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Trump administration plans to end protected status for about 60000 Haitian immigrants

25 November 2017

Earlier this week, a Trump administration official said acting Department of Homeland Security Secretary Elaine Duke had determined the "extraordinary temporary conditions" in Haiti that justified the temporary immigration status "had sufficiently improved". For many years, renewing TPS status was seen as an obscure bureaucratic matter.

Amanda Baran, policy consultant at the Immigrant Legal Resource Center, called the termination of the status a "heartless decision" and said the Trump administration has no plan in place for the USA -born children who may now lose their Haitian parents and caregivers to deportation. That means that nearly 5,000 Haitians living in MA and almost 60,000 Haitians across the country could be affected.

As they did in announcing the Nicaragua decision, officials once again invited Congress to pass a law that would create a permanent solution for the people who have received temporary status - many of whom have been in the country for a decade or more.

Median household income was $50,000 for Salvadorans, $40,000 for Hondurans, and $45,000 for Haitians. It's usually renewed in 6 to 18-month intervals. "The proper avenue for affecting a change is Congress", the official added.

"Since the 2010 quake, the number of displaced people in Haiti has decreased by 97 percent", said Duke. The formerly protected immigrants have about a year to leave the U.S.

The Service Employees International Union estimates that those covered by TPS, including Haitians and many Central Americans, have 270,000 US -born children and thousands of American grandchildren.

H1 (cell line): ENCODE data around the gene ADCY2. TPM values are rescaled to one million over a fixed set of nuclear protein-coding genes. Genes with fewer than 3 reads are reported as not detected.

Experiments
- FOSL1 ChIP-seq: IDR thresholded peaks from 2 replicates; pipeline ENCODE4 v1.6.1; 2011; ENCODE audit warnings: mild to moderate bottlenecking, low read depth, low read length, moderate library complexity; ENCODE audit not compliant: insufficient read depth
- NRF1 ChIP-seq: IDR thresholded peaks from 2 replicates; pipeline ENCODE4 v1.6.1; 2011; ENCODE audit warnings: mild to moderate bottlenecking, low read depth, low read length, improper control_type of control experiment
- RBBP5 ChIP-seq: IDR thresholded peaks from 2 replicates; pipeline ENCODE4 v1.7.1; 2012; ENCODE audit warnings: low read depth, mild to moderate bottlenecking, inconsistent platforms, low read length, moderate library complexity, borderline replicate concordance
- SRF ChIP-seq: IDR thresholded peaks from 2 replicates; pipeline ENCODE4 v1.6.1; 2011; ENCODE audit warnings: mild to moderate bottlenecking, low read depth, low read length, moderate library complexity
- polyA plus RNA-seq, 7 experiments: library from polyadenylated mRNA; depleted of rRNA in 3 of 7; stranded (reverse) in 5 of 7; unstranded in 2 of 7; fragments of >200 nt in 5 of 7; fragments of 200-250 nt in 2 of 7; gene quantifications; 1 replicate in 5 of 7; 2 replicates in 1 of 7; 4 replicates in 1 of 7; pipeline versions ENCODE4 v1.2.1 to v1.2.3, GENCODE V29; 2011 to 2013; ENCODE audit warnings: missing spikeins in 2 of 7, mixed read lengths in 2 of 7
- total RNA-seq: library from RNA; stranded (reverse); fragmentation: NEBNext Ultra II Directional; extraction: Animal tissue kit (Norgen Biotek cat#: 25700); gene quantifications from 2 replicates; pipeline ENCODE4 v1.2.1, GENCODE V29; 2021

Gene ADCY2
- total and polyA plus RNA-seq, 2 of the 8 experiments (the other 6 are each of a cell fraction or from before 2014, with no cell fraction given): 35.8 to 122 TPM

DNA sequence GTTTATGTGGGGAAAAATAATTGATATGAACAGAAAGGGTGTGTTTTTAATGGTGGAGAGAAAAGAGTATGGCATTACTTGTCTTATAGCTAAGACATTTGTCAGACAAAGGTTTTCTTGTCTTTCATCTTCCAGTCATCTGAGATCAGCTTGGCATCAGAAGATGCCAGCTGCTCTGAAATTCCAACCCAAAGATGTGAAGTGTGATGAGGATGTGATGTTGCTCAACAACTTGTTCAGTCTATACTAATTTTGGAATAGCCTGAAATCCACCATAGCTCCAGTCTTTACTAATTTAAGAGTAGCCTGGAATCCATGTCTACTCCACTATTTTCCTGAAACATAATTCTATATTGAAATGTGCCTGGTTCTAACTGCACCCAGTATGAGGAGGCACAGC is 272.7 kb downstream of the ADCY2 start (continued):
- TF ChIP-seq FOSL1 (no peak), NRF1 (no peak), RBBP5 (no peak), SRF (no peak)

Approximately 46,000 Haitians were allowed to enter the USA and work without fear of deportation, according to the Pew Research Center.

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The group called on Congress to change the law to allow immigrants now covered by temporary status to stay.

Members of the Baltimore-area Haitian group Komite Ayiti - Haitian Creole for "Haiti Committee" - are anxious about themselves and friends and relatives, President Garry Bienaime said.

"I wanted to come here for a better life". Silias, 41, who now works as a home health worker, says she has an application for political asylum.

"Based on all available information, including recommendations received as part of an inter-agency consultation process, Acting Secretary Duke determined that those extraordinary but temporary conditions caused by the 2010 natural disaster no longer exist".

At least 60 days before TPS is set to expire, the Homeland Security secretary must review the conditions for the status designation and decide if protection is still warranted. Still pending is a decision about the fate of more than 212,000 people from El Salvador, by far the largest group.

Democrats are also threatening to hold up the federal 2018 budget unless the GOP and President Donald Trump agree to provide a no-strings amnesty for at least 3 million so-called "Dreamer" illegal immigrants - including the 690,000 DACA beneficiaries - plus the 350,000 TPS holders.

Since the program was established in 1990, the US has granted protections to foreign nationals for a variety of reasons, including ongoing armed conflicts, environmental disasters such as earthquakes or hurricanes, and epidemics.

Trump administration plans to end protected status for about 60000 Haitian immigrants